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Liberia's Taylor yield's power for exile
( 2003-08-12 08:59) (Agencies)

Charles Taylor, the warlord who brought 14 years of death and destruction to Liberia, yielded the presidency Monday under pressure from rebels, the United States and West African neighbors but not before vowing, "I will be back."

Liberia's Charles Taylor (L) boards a Nigerian aircraft at Monrovia's International airport after resigning as president and handing over to his deputy, August 11, 2003. Taylor flew into exile under overwhelming international pressure to end the strife that has racked his land and West Africa for nearly 14 years. [Reuters]
Taylor surrendered power to his vice president as rebels lay siege to the capital, and then flew into exile in Nigeria.

Three U.S. warships briefly hove into view off Monrovia within minutes of Taylor's ceding power to his vice president, Moses Blah. In Denver, President Bush called Taylor's exile "an important step" but gave no hint whether it moved him closer toward deploying more U.S. troops to assist with peacekeeping or humanitarian relief efforts.

"It is an important step toward a better future for the Liberian people," Bush said.

Hundreds of Liberians, thin and ragged, lined their country's rock-lined shores, exclaiming and hugging at a dramatic day they prayed would mark a turning point for their country.

"From now on, everything is going to be all right," said 25-year-old Ansu Outland.

"Peace! Peace!" others shouted in the jostling crowds, under eyes of government fighters armed with AK-47s.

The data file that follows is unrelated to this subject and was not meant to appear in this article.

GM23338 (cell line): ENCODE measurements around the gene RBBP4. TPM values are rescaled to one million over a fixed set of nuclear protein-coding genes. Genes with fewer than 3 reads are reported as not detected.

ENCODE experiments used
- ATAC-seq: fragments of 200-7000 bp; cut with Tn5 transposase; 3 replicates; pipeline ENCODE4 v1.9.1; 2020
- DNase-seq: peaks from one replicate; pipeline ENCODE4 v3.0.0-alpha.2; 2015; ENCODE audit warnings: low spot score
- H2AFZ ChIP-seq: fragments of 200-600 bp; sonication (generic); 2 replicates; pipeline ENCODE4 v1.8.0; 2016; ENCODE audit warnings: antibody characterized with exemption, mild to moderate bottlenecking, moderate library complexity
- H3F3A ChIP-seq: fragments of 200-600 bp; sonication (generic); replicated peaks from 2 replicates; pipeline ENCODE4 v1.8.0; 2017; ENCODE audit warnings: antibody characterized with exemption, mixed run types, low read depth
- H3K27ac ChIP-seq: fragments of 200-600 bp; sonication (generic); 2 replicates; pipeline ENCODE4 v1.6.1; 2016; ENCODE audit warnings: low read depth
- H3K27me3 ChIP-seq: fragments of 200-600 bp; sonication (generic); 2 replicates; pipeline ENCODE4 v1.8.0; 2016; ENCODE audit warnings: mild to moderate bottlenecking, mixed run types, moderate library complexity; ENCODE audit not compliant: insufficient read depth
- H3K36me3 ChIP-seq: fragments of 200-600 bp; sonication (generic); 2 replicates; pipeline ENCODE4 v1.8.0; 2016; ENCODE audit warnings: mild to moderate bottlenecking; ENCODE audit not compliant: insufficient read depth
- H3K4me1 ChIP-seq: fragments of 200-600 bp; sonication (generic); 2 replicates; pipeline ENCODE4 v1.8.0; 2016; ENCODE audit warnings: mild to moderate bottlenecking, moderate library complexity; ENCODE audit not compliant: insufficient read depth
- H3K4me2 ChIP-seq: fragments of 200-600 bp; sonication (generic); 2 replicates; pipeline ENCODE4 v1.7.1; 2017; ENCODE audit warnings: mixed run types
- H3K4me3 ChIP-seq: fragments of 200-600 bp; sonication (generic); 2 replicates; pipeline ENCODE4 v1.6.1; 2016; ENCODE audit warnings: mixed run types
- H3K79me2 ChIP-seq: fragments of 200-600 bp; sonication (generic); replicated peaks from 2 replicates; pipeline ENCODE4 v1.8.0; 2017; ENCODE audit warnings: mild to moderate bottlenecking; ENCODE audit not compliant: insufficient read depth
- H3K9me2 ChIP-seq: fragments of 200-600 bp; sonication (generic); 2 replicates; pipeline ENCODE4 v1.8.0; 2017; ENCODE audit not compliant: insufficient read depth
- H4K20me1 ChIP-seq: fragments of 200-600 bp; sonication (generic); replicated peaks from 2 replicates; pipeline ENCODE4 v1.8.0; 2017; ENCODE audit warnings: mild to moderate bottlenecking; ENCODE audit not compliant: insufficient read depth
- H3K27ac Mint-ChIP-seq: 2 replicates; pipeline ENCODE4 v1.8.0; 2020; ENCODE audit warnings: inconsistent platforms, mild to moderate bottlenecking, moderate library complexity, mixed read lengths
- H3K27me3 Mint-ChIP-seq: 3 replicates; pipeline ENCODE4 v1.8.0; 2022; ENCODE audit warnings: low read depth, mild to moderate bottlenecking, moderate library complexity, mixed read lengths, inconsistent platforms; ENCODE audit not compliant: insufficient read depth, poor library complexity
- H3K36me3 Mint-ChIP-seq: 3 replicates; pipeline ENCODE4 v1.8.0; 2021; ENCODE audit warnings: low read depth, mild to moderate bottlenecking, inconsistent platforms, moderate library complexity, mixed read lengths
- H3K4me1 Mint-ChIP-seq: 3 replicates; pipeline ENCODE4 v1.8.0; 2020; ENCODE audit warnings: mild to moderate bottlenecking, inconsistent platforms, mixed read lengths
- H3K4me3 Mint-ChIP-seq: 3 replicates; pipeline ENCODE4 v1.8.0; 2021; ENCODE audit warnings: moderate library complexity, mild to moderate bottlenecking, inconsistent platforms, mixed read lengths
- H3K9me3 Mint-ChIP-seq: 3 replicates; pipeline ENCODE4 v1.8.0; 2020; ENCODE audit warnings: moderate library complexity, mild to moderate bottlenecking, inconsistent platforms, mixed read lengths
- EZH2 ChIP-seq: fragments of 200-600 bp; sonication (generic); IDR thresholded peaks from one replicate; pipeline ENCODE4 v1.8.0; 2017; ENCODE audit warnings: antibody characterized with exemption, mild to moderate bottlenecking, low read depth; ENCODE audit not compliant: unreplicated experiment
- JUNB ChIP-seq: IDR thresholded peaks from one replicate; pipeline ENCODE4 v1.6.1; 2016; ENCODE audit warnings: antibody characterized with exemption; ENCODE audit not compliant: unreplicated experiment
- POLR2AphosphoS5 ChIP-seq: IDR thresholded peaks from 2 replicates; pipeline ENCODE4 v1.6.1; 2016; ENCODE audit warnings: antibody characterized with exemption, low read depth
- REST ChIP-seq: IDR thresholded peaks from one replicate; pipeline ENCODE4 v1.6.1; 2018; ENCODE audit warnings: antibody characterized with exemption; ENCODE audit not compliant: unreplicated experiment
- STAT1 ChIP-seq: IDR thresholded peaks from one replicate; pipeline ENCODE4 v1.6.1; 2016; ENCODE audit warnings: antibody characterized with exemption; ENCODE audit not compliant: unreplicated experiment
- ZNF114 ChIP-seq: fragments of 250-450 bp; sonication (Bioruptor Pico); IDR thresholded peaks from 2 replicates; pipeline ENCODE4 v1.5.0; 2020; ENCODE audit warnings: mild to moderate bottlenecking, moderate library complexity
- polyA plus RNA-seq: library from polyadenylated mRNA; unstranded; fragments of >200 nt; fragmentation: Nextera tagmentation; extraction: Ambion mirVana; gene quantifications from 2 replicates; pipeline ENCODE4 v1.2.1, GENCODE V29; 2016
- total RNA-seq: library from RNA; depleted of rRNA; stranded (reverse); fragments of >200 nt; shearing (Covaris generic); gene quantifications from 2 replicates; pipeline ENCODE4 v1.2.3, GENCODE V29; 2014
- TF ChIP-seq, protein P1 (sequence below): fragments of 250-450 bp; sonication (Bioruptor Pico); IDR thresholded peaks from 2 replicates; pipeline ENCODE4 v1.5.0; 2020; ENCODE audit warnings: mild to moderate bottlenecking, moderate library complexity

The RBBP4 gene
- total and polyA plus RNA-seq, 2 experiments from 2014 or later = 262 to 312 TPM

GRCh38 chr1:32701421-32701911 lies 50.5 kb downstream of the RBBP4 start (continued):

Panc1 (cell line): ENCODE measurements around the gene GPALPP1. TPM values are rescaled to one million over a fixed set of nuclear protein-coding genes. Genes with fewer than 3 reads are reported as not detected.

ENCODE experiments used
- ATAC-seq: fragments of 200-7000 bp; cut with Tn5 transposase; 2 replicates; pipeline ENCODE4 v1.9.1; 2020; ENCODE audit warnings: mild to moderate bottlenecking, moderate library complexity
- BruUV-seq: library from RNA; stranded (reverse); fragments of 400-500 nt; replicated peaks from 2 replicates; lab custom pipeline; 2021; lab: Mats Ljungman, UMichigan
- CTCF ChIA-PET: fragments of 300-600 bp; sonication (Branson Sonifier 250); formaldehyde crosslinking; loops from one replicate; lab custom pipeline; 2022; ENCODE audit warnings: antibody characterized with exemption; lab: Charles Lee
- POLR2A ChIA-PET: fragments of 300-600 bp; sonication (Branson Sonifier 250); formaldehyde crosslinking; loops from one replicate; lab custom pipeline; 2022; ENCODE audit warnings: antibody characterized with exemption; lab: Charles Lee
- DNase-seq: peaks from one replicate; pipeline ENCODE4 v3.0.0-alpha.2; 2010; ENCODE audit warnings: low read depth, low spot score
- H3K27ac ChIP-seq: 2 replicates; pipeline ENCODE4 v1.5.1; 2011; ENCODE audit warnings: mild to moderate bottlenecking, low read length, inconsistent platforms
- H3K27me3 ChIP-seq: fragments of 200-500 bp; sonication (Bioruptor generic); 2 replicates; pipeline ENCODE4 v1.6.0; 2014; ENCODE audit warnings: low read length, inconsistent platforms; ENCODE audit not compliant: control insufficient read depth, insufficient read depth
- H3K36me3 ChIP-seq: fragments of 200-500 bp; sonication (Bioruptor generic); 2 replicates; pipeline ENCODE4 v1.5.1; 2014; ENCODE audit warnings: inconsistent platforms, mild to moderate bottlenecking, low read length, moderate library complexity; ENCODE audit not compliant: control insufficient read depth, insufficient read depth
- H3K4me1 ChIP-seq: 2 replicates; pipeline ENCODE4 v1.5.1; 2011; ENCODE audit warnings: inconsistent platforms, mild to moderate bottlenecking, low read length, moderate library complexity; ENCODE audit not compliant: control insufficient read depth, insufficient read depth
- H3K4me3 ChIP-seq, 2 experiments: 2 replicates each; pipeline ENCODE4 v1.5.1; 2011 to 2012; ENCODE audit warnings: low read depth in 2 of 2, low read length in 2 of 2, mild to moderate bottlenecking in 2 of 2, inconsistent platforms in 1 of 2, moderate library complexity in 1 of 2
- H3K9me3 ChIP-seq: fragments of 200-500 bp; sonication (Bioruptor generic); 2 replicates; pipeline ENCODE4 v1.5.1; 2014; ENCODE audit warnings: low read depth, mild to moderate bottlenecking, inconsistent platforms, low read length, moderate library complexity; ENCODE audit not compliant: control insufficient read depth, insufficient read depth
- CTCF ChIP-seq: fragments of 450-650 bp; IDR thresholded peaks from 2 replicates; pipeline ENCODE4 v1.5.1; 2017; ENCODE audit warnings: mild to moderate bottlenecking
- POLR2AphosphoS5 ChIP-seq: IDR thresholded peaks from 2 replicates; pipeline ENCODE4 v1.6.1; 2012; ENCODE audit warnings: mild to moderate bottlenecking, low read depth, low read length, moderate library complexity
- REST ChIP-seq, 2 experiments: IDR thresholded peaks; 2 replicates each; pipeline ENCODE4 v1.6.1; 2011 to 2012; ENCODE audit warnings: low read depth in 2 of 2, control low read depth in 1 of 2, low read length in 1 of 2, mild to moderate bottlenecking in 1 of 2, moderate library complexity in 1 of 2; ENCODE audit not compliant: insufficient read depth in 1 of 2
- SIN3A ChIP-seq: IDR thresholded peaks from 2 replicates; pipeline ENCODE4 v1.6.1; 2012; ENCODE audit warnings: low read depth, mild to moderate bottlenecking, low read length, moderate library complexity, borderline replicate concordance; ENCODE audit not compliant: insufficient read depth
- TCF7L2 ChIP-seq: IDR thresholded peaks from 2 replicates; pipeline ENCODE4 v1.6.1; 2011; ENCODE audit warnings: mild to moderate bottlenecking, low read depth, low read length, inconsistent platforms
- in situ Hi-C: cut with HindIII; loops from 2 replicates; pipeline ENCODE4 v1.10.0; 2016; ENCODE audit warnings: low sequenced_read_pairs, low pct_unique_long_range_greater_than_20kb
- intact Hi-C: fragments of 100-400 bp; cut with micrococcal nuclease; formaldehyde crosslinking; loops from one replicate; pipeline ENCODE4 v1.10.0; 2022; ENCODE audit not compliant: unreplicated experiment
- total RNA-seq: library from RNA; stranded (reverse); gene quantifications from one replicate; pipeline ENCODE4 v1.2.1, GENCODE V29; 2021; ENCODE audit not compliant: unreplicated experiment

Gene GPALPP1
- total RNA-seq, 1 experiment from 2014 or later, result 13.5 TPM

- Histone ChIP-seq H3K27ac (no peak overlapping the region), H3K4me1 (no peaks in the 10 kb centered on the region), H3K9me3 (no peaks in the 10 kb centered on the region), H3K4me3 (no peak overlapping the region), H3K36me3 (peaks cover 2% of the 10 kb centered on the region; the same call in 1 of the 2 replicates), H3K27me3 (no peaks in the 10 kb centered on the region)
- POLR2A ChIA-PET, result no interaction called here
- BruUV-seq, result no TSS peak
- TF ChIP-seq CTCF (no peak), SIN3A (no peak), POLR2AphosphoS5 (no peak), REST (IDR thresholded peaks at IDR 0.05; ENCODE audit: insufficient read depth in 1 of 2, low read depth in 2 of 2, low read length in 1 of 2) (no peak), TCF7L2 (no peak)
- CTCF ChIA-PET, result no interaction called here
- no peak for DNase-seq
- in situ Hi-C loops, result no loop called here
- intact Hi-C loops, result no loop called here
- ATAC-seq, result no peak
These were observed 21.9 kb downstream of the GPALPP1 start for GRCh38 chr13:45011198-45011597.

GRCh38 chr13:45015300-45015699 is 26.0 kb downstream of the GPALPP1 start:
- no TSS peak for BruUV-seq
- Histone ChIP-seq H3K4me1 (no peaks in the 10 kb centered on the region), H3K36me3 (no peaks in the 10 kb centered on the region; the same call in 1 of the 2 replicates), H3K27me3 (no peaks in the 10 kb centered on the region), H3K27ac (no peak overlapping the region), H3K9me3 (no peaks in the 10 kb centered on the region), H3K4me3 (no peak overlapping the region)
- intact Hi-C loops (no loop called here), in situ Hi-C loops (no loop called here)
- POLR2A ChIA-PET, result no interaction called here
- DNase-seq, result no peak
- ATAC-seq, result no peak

Charles Taylor and his wife Jewel, arrive in Calabar, Nigeria, early Aug. 12, 2003, to begin a life of exile after turning over power to his Vice President Moses Blah. Taylor arrived into exile at abuja airport and is expected to set up home for his family in Calabar, Nigeria. [AP]
Taylor flew to Abuja, the Nigerian capital, within three hours of resigning as president. Rebels have seized most of Liberia in their three-year campaign to depose Taylor.

Family, friends and a small lingering cadre of supporters cried and wailed at Liberia's main airport as Taylor climbed the stairs of a jet provided by Nigerian President Olusegun Obasanjo.

At the top, the 54-year-old Taylor turned and raised a white handkerchief to wave at the crowd. Security forces brusquely hustled him inside before he completed the gesture.

With Taylor out of sight, the South African, Ghanaian and Mozambican presidents who came to escort him into exile lingered on the tarmac for their own, red-carpet send-off from Liberia's new president, Blah.

Taylor, a Liberian-born, Boston-educated business student who trained in guerrilla fighting in Libya, faces a U.N.-backed war-crimes indictment for his trafficking with a vicious rebel movement in neighboring Sierra Leone.

Standing U.N. sanctions against him and dozens of associates accuse him of diamond- and arms-trafficking with insurgents in much of West Africa.

On Monday, Taylor mentioned returning to Liberia despite admitted fears of assassination and the war crimes court's international arrest warrant.

Fellow West African leaders lauded Taylor for yielding power. The sweaty, crowded handoff ceremony featured Blah and Taylor under generator-lit chandeliers, run by scrounged fuel in a war-battered city that has been without electricity for years.

"It is our estimation that today, the war in Liberia has ended," declared President John Kufuor of Ghana, who with Obasanjo and South African President Thabo Mbeki was instrumental in coaxing Taylor into exile.

Mbeki newly pledged South Africa's well-armed, highly trained soldiers for the 3,250-strong peace force for Liberia.

"It is indeed shameful that as Africans we have killed ourselves for such a long time," Mbeki said. "It is indeed time that this war should come to an end."

In Accra, Ghana, site of off-and-on peace talks, rebel leader Sekou Conneh agreed.

"The war is over," he said. "I'm happy and I know everybody is happy."

The United States, which oversaw Liberia's founding by freed slaves in the 19th century, has provided some logistical support and funding to the West African peace mission.